Why states should fund comprehensive tc programs


Published on


Published in: Health & Medicine
  • Be the first to comment

  • Be the first to like this

No Downloads
Total views
On SlideShare
From Embeds
Number of Embeds
Embeds 0
No embeds

No notes for slide
  • <number>
  • <number>
  • <number>
  • In August, 2006 the tobacco industry was found guilty of lying to the American people and marketing their deadly and addictive products to children. These quotes come from the Judge’s Final Order.
  • A new report from the Massachusetts Department of Health finds that tobacco companies secretly and significantly increased the levels of nicotine in cigarette smoke between 1998 and 2004.
  • <number>
    Comprehensive tobacco prevention and cessation programs prevent kids from starting to smoking, help adult smokers quit, educate the public, the media and policymakers about policies that reduce tobacco use, address disparities, and serve as a counter to the ever-present tobacco industry.
    The CDC recommends that states establish tobacco control programs that are comprehensive, sustainable, and accountable and include the following programmatic elements: public education efforts, community and school based programs, cessation programs, enforcement efforts, and monitoring and evaluation
  • <number>
    First is community programs to reach people where they live, play, work and worship with prevention and cessation programs.
    Community programs include grants to community organizations, faith groups, schools, local businesses, and other local partners
    Have strict criteria for eligibility, accountability, and conflict of interest
  • <number>
    The second of these components is public education to fight the $15 billion the tobacco industry spends to market cigarettes and make them so appealing.
    Elements of public education – include multiple media (radio, print, TV), as well as public relations and special events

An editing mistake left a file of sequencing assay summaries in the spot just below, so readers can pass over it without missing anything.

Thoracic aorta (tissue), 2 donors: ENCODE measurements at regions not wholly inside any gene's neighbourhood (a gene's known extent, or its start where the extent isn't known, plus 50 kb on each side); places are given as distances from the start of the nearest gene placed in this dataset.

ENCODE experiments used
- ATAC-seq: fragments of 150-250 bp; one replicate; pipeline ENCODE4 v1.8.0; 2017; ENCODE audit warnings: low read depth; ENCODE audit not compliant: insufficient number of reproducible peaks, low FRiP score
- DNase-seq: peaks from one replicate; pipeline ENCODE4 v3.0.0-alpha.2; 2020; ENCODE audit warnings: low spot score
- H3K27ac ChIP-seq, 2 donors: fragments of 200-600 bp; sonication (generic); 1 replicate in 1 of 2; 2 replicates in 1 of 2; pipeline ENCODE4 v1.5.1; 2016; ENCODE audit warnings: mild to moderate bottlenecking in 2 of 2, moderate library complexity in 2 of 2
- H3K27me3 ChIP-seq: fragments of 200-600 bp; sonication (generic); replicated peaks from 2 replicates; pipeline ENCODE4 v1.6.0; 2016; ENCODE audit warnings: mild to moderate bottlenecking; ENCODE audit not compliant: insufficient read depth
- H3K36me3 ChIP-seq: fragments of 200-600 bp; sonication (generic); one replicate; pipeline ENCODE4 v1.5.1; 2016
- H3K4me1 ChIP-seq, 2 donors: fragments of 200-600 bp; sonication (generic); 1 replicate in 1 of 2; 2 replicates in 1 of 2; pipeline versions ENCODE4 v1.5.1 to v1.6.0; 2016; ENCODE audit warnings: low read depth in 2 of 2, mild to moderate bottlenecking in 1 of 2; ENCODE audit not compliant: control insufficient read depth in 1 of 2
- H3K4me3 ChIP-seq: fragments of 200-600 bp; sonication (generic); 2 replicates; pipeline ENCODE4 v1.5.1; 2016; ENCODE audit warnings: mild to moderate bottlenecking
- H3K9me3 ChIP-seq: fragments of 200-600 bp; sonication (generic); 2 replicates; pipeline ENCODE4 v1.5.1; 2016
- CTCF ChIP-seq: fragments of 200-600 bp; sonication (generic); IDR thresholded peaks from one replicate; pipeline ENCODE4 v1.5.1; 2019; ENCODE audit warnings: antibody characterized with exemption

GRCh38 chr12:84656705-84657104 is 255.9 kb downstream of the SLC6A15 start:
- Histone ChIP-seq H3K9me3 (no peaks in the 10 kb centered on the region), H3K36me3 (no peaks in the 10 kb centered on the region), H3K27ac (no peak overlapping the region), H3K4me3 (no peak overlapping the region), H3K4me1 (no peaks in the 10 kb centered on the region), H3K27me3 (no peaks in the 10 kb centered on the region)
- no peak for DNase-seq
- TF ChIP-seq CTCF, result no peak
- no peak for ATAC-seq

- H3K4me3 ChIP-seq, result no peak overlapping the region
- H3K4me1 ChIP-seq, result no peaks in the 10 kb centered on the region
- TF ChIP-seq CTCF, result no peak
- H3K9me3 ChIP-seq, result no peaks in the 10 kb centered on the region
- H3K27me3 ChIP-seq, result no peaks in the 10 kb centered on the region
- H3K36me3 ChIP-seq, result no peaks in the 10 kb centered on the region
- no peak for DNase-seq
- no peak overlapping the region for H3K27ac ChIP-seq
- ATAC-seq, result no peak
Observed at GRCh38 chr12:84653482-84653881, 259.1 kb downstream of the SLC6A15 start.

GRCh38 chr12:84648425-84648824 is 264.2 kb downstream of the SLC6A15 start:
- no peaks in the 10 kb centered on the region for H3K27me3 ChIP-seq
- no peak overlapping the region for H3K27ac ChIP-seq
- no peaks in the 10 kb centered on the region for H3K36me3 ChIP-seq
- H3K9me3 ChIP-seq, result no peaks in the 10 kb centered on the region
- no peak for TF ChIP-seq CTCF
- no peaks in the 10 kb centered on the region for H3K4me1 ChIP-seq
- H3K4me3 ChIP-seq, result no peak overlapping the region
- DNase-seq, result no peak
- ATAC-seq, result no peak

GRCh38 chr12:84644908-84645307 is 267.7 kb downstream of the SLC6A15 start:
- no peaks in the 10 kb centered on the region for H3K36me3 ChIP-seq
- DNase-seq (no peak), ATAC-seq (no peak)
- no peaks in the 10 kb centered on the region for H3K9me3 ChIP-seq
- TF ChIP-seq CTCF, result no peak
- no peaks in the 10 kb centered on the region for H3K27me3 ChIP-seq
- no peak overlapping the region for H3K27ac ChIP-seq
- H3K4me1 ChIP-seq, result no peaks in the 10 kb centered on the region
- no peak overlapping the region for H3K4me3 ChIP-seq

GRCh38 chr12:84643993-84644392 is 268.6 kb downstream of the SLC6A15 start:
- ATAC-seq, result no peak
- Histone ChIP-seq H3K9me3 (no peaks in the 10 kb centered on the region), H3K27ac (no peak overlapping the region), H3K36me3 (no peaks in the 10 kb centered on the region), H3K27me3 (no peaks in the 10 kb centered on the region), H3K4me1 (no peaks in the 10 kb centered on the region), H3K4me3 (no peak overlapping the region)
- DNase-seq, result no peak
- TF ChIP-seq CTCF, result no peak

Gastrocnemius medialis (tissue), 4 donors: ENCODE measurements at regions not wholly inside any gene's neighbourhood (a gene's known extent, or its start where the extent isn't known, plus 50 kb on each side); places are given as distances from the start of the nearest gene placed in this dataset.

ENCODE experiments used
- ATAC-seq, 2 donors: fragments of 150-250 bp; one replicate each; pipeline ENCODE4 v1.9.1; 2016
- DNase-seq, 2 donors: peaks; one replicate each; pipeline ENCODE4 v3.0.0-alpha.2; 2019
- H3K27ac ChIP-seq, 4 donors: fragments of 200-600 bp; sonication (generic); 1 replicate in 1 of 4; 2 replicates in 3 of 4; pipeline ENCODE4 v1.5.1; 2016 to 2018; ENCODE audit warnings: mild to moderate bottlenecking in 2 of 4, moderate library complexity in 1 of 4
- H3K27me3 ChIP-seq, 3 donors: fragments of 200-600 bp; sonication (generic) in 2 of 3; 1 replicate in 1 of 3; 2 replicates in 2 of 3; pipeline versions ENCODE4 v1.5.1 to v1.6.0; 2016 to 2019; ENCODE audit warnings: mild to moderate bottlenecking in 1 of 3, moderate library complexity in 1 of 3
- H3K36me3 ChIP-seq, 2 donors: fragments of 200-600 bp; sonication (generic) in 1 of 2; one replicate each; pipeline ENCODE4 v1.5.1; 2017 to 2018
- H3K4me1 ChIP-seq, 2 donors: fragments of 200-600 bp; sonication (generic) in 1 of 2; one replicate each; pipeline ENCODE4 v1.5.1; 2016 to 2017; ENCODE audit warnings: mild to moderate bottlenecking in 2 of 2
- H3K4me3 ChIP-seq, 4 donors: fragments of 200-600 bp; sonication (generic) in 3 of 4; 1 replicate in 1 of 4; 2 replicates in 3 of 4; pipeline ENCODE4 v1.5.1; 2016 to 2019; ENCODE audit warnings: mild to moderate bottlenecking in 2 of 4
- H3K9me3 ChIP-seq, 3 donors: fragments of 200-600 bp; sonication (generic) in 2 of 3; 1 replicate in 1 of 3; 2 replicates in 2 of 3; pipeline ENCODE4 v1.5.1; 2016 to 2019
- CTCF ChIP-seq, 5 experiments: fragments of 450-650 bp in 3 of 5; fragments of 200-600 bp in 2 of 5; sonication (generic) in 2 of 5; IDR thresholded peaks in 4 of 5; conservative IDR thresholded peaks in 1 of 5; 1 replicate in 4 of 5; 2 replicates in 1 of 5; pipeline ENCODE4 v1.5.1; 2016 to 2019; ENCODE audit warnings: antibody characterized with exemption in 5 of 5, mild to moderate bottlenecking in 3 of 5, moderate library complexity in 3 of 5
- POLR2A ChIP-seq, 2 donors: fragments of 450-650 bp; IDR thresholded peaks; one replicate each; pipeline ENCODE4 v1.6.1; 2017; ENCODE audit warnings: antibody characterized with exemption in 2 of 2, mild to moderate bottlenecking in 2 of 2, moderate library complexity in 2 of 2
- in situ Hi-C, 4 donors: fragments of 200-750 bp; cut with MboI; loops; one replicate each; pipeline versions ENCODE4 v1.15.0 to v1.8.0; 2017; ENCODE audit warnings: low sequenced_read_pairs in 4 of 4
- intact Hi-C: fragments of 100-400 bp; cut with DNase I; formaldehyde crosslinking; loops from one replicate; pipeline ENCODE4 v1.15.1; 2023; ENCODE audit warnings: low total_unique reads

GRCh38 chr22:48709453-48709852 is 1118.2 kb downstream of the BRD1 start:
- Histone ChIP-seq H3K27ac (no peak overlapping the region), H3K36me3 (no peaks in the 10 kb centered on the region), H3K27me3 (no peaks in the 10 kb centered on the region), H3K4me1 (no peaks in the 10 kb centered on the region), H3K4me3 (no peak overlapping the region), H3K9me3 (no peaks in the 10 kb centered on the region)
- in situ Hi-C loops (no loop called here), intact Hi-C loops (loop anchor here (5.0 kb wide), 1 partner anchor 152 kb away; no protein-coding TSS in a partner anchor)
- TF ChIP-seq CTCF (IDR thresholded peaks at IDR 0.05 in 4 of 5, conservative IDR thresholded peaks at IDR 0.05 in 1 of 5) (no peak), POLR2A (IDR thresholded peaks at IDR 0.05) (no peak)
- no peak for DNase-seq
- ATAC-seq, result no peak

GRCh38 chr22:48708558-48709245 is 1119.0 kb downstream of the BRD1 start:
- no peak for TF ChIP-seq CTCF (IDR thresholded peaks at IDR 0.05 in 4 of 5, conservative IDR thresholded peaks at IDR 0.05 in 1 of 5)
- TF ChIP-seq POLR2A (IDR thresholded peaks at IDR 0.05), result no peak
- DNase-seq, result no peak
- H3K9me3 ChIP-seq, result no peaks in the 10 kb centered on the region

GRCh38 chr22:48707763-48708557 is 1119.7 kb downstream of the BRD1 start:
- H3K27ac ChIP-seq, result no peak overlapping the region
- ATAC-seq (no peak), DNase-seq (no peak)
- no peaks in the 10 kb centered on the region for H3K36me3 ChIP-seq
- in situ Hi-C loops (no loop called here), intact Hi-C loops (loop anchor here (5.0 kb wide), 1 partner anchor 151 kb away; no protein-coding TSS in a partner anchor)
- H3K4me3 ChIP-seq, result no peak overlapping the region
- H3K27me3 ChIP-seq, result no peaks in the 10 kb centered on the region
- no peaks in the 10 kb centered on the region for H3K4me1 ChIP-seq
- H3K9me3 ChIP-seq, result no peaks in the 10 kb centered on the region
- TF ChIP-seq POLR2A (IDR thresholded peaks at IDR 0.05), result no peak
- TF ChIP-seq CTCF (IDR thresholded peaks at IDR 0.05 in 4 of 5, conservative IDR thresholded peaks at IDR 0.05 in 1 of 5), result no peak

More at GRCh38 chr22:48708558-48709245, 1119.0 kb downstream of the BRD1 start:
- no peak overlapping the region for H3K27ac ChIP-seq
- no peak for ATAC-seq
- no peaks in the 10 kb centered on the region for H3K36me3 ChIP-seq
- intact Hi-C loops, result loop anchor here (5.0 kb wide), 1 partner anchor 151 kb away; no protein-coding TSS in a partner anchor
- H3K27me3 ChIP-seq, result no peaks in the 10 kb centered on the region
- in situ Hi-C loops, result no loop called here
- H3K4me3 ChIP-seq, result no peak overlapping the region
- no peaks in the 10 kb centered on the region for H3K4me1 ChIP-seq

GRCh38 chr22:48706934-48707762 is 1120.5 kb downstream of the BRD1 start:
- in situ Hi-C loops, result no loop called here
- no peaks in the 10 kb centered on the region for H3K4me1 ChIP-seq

• <number>
    Third is to have programs to help smokers quit. Most smokers want to stop, but because cigarettes are so addictive, without help in quitting many won’t be able to do so.
  • <number>
    The fourth component involves school based programs. School based programs develop and enforce school tobacco policy, address consequences, social influences and peer norms, and teach refusal skills and media literacy.
  • <number>
    Finally, enforcement of laws against sales to minors is critical in keeping cigarettes out of the hands of kids. States should perform frequent compliance checks, with goal of 95% compliance. Enforcement should include meaningful fines and ultimately license suspension for repeat offenders.
  • <number>
  • <number>
  • <number>
  • <number>
  • <number>
  • Highlight your state’s accomplishments with charts like these.
  • <number>
    Although the toll from tobacco is enormously high, we have not addressed the problem adequately.
  • This slide shows the amount of tobacco revenue our state receives annually from the tobacco settlement and tax revenue. You can see that we receive an enormous amount of money, but only spend a pittance of it on our state tobacco control program. We still have a ways to go to reach CDC’s recommended minimum level.
  • <number>
  • Why states should fund comprehensive tc programs

    1. 1. Comprehensive Tobacco Prevention and Cessation Programs Work! They Save Lives, Save Money State-specific data needed to customize this presentation can be found at http://www.tobaccofreekids.org/ or by sending an email to info@tobaccofreekids.org
    2. 2. • Tobacco use is the leading preventable cause of health problems and health care costs in [STATE] • The Tobacco Industry continues to aggressively market and promote their products and oppose real policy change • Comprehensive tobacco prevention and cessation programs are evidence-based and work when adequately funded • States have not addressed the problem adequately despite the opportunity provided by the MSA Four Key Points
    3. 3. TOBACCO’S TOLL IN [STATE NAME] • X,XXX tobacco-related deaths annually • XX,XXX additional kids become regular daily smokers every year • XXX,XXX kids alive today will die from tobacco use • XX% of [STATE] high school students are current smokers • XX% of [STATE] adults are current smokers
    4. 4. TOBACCO’S TOLL IN [STATE NAME] • $XX million in annual health care costs related to tobacco use • $XX million in Medicaid costs alone • [STATE] taxpayers pay $XXX per household to treat tobacco related disease
    5. 5. Now The Tobacco Industry Claims It Has Changed...
    6. 6. … BUT Big Tobacco is • Still Marketing to Kids & Targeting Young Adults • Still Lying About Their Products and Introducing New Ones • Still Opposing Real Policy Change • Still Attacking Real Prevention Programs and Promoting Phony Ones
    7. 7. Domestic Cigarette Advertising and Promotional Expenditures 1998 - 2005 (Billions of dollars) 0 2 4 6 8 10 12 14 16 18 1998 1999 2000 2001 2002 2003 2004 2005 2006 Source: Federal Trade Commission Cigarette Report for 2006 $6.73 $8.24 $9.59 $11.22 $12.47 $15.15 $14.15 $13.11 $12.49
    8. 8. “From the 1950s to the Present, Different Defendants, at Different Times and Using Different Methods, Have Intentionally Marketed to Young People Under the Age of Twenty-One in Order to Recruit “Replacement Smokers” to Ensure the Economic Future of the Tobacco Industry”